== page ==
Tommy GarnerThe first time I saw her, she was small and petite, covered with bright white spots, some in distinct rows and others randomly scattered on her soft brown skin. Her huge eyes were unusual blue color, her wet nose was shiny black, and she weighed no more than a couple of pounds. When she stood, she waddled back and forth on thin legs that appeared to be much too long for such a small creature. Wanda proclaimed "We will call her Destiny", so the orphaned whitetail fawn, whose mother had been hit by a car, now had a new family, and the Garner family had a new member.
Wanda and I both knew somewhat about raising fawns, but we were unprepared to have a newborn deer, especially one that was hungry. Wanda raced off to town to buy goat's milk and a baby bottle with the smallest nipple possible. In an hour or two, the fawn got her first taste of goat’s milk via an eyedropper. To help her bond with us, I sat for hours with her cradled in my lap, feeding her with the eyedropper. Destiny did not have the hang of sucking on a baby bottle and it took her a while, but when she discovered that the harder she sucked, the more milk she got, she really got with it. One unusual catch on sucking the baby bottle, though was the fact that she wanted to nurse on someone's earlobe before she fed from the bottle. It seemed to be a personal thing with her, like she would say "Ok, I'll eat from this lifeless bottle, but first I want at least to have some hint of the real thing."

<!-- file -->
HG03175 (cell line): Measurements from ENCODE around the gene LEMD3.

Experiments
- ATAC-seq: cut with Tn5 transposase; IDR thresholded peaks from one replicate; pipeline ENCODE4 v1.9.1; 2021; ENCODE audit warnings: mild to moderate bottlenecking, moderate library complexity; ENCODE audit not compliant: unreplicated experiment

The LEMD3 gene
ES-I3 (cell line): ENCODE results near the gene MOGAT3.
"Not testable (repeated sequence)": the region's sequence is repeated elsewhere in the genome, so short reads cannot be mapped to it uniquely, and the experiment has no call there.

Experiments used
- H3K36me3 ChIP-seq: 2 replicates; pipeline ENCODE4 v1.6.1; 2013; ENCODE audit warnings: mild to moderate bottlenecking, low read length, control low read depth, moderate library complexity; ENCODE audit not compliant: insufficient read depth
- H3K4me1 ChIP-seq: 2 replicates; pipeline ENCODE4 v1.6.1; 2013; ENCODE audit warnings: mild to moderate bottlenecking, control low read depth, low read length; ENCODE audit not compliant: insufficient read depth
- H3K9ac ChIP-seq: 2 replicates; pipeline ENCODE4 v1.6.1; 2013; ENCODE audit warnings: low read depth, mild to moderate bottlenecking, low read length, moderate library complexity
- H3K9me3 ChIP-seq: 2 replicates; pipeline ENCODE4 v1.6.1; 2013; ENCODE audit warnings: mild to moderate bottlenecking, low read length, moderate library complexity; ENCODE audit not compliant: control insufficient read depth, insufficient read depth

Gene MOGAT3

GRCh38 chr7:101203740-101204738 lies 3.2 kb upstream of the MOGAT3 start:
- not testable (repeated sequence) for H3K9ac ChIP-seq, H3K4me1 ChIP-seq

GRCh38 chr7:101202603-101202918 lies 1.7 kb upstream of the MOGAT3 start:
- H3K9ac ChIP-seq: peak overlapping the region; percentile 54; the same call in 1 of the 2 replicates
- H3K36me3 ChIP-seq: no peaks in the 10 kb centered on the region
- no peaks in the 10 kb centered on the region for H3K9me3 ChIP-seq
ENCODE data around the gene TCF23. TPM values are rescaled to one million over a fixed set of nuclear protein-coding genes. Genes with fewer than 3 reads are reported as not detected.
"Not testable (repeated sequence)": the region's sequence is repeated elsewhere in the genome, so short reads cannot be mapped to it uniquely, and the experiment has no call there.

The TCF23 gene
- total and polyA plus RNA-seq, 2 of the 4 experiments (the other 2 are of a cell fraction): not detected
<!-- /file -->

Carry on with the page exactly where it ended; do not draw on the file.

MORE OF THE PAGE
In the early fall, I did not have the heart to wean the fawn, so while I was out of town on assignment for several weeks, Wanda took Destiny's bottle away. This was a relief for our family due to the fact that a fawn, especially a newborn, needs to nurse several times a day. When we first got Destiny, bottle-feeding was done every four hours during the day. This meant that if we were not home, the fawn did not get to nurse, so our first summer was spent not being gone anywhere for very long at a time until the fawn began to rely on hard food for her nourishment.
Though having a deer for a pet has been a wonderful experience for our family, I have discouraged many people from attempting to raise a fawn caught in the wild. Most do not understand that, because they see that I have successfully raised a fawn taken from the wilds and she has been a sheer joy to me and my family. What most don't understand is the commitment it takes to raise a baby deer to adulthood and at this point, the commitment gets even greater. I have heard stories of woe from people who have attempted to raise a fawn and failed in their attempt, bringing sadness to all, and the demise of the fawn.
Reprinted With Permission Paxton Media Group